This Is the State With the Best Economy

The health of a state’s economy depends on perspective. For businesses, the primary considerations may be taxes and the extent to which workforces can organize or demand benefits. For workers, the issues tend more toward wages and insurance. For economists, the measures could be unemployment and state gross domestic product (GDP). While it is hard to say which of these should be the deciding factors, there are some ways to blend them together.

To determine the states with the best economy, both in the years leading up to the pandemic and during it, 24/7 Wall St. created an index of five measures: five-year economic growth, five-year employment growth, the poverty rate, unemployment rate and share of adults with a bachelor’s degree or higher.

To make a final decision, we found that the states with economies that rank on the lower end depend on industries that were hit hard by the COVID-19 pandemic. States like Hawaii and Nevada, where tourism is an economic pillar, as well as states like Wyoming and Alaska that depend on resource extraction, rank lower on this list than they perhaps otherwise would if not for the pandemic.

GDP growth, one of the index components, is commonly used to gauge the relative economic vitality of a given geography. Population growth often fuels economic growth, and many of the states with the fastest-growing economies (indeed, many of the states with the best economies) also have rapidly growing populations.

To determine the states with the best economy, 24/7 Wall St. ranked states based on an index comprising the five measures mentioned above. The average annual GDP growth rate from the fourth quarter of 2015 to the fourth quarter of 2020 came from the Bureau of Economic Analysis and was included in the index at full weight. The average annual employment growth rate from March 2016 to March 2021 came from the Bureau of Labor Statistics (BLS) and was included in the index at full weight. The seasonally adjusted unemployment rate as of March 2021 also came from the BLS and was included in the index at full weight. The share of the population living below the poverty line and the share of adults with a bachelor’s degree or higher came from the U.S. Census Bureau’s 2019 American Community Survey (ACS) and were included in the index at full weight.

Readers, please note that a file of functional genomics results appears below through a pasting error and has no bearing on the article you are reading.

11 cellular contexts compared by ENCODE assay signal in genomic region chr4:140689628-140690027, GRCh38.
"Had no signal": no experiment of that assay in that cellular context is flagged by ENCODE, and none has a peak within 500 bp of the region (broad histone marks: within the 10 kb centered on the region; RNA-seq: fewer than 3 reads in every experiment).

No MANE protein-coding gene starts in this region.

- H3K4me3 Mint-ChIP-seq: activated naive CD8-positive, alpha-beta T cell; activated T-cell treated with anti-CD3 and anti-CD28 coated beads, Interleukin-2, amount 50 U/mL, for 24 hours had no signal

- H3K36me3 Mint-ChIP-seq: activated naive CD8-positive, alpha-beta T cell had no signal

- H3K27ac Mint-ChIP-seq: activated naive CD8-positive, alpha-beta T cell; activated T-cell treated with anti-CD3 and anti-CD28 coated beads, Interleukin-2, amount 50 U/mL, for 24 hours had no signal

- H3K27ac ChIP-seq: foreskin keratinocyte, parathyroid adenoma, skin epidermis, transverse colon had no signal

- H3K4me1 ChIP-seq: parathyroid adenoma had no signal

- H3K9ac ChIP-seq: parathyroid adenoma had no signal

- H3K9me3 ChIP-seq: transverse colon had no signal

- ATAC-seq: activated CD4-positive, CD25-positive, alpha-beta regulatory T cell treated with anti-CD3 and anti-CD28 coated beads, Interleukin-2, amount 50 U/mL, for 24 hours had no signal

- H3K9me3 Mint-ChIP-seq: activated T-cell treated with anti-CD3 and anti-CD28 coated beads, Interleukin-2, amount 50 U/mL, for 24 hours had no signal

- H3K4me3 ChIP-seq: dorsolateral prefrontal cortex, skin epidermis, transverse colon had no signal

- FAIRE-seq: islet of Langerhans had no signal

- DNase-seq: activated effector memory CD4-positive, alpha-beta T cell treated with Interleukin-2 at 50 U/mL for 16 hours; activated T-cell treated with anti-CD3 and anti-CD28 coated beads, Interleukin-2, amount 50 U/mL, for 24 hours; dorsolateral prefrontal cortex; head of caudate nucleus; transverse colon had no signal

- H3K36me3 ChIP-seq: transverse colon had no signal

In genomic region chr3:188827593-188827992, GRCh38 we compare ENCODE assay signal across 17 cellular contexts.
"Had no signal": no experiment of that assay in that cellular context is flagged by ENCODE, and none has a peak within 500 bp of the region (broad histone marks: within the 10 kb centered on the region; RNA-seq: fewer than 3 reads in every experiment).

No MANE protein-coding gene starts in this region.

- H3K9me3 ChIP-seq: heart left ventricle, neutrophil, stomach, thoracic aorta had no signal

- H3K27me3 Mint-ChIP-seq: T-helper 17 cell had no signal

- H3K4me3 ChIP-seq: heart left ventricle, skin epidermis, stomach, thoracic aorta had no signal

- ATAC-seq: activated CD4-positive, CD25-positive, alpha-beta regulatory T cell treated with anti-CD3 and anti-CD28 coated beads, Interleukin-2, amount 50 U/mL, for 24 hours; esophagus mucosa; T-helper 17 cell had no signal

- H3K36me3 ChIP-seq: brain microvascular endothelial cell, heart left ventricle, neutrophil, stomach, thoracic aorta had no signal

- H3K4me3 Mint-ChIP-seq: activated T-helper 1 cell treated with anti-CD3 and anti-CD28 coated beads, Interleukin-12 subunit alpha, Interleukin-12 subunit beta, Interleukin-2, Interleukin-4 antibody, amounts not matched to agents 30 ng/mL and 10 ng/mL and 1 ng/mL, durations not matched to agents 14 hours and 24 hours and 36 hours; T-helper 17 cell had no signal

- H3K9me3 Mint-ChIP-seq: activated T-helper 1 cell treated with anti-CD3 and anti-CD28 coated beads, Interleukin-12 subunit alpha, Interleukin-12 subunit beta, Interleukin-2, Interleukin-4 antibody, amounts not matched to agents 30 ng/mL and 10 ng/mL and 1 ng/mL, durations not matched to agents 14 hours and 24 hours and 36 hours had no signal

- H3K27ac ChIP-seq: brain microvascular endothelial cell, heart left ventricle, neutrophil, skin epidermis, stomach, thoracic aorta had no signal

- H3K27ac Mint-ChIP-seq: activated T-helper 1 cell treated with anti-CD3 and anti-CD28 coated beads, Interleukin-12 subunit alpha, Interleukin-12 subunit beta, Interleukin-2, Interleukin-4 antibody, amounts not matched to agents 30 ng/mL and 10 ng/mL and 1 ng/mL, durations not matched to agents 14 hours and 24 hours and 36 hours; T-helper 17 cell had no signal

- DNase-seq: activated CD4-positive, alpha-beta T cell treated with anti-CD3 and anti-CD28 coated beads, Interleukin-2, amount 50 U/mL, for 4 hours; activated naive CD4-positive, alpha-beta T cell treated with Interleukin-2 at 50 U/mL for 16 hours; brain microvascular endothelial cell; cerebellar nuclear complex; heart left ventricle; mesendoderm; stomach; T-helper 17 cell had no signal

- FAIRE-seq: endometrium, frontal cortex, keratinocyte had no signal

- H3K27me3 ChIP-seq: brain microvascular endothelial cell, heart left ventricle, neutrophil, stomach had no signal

In addition to the components in the index, we considered additional state data. Real GDP and contributions to real GDP growth by industry came from the Bureau of Economic Analysis (BEA). Median household income, bachelor’s degree attainment rate and the share of workers commuting outside of the state for work came from the 2019 ACS. The affordability ratio of median home value to median household income is a 24/7 Wall St. calculation based on ACS data. Data on regional price parity, a measure of cost of living, came from the BEA and is for 2019. Population change due to natural causes and net migration from 2010 to 2020 came from the U.S. Census Bureau. All data are for the most recent period available.

The state with the best economy is Utah. Here are the details:

  • Five-year annualized GDP growth through Q4 2020: +3.9% (second highest)
  • Five-year annualized employment growth through March 2021: +2.0% (second highest)
  • March 2021 unemployment rate: 2.9% (fourth lowest)
  • Poverty rate: 8.9% (second lowest)

Despite the challenges posed by the COVID-19 pandemic, economic conditions in Utah remain relatively strong. As of March 2021, only 2.9% of the state’s labor force was out of work, nearly the smallest share of any state and less than half the 6.0% national unemployment rate.

Utah’s GDP has grown by 3.9% over the five years ending in the fourth quarter of 2020, the second-highest growth of any state. A near 6% decline in output in the state’s arts, entertainment and recreation industry (precipitated in large part by efforts to contain the spread of the coronavirus) was offset by strong growth in the state’s real estate, construction and information sectors. Economic growth is often attributable to population growth and, partially due to the state’s high birth rate, there are nearly half a million more people in Utah today than there were in 2010.

Click here to see all the states with the best and worst economies.

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